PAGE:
WASHINGTON – U.S. Senator Lindsey Graham (R-South Carolina) today spoke at a press conference on the Let Experienced Pilots Fly Act, legislation he introduced today to address airline flight cancellations caused by a shortage of pilots. Drew Jacoby Lemos from the Regional Airline Association joined Graham in the press conference.
- GRAHAM: “In the next two years, [approximately] 5,000 pilots will be aged out. Not because they’re unsafe, just simply because they reached 65. My legislation would allow pilots to continue to fly if they meet the qualifications. We’re not dumbing down anything – they have to have a first-class medical certificate, they have to meet every qualification they do now.”
- GRAHAM: “In the next five years, [approximately] 14,000 pilots are going to be taken out of the cockpit because they turn 65. My legislation is trying to allow people to fly if they meet the medical qualifications until they’re 67. Many countries do this – America does not. It is time for America to adjust its age when it comes to allowing qualified people to be in the cockpit.”
- GRAHAM: “I am urging the Biden Administration to embrace real-world solutions so we can make a difference, to drop the special interests politics, put the traveling public interest ahead of special interest groups, and let’s come up with a change to the system that will allow qualified pilots to continue to sit behind the cockpit, to make air travel in America safe, efficient, and reliable. Without this change, it is only going to get worse.”
- GRAHAM: “Over the next fifteen years, half the pilots in America will hit 65. We have a crisis when it comes to airline travel – we have a pilot shortage.”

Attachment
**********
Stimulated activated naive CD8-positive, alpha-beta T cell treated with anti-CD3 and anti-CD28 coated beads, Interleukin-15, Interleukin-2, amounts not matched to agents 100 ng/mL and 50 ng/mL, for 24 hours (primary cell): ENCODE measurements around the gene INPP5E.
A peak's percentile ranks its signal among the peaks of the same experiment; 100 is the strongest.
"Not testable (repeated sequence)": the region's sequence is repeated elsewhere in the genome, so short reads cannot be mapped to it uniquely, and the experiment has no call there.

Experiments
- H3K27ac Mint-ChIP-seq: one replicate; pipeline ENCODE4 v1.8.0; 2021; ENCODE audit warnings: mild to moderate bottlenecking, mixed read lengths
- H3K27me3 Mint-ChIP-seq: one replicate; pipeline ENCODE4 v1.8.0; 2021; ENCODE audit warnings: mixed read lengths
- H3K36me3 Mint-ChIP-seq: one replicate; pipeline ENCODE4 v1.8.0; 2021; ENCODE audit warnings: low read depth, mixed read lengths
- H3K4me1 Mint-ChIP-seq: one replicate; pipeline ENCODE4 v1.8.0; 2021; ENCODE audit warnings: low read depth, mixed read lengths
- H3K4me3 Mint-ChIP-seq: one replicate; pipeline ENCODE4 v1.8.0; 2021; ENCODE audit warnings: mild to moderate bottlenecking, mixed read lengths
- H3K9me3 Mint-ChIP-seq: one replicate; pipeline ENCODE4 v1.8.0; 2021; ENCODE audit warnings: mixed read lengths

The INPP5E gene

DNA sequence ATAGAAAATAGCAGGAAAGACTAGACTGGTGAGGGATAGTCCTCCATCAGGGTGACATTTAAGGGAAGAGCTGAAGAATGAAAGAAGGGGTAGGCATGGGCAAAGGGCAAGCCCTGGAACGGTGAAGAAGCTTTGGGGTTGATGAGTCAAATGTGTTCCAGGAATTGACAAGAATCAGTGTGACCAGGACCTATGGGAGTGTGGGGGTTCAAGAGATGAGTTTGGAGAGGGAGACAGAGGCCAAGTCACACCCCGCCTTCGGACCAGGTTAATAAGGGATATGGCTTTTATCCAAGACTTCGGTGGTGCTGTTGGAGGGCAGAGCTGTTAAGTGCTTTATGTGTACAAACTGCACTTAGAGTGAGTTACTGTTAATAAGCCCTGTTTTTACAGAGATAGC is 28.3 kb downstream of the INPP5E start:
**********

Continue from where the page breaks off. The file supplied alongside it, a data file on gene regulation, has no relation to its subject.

- LEMOS: “Regional airlines, along with the communities we serve, especially small airports like Greenville-Spartanburg, are experiencing the negative impacts of the shortage the worst. For instance, despite passenger demand returning to 2019 levels, 71 percent of airports – there are 315 airports – have lost flights since 2019. This includes nine that have lost service completely. South Carolina, which has approximately 61 percent of its flights provided by regional airlines, is also feeling the impact. Regional Greenville-Spartanburg is down 17 [percent], Columbia 24 percent, and Florence is down 27 percent. 500 parked aircraft equate to a deficiency of approximately 5,000 pilots.”
- GRAHAM: “The transportation sector in this country is in a state of disarray, but nothing is worse in my view than the airline crisis we have today. It’s not a safety issue; it’s a capability issue.”
- GRAHAM: “The sky did not fall [in 2007] while adjusting the [mandatory pilot retirement age] from 60 to 65, and it won’t fall by going to 67. What will happen is we’ll give an opportunity to thousands of pilots if they choose to stay in the cockpit which makes it better for all of us depending on air travel.”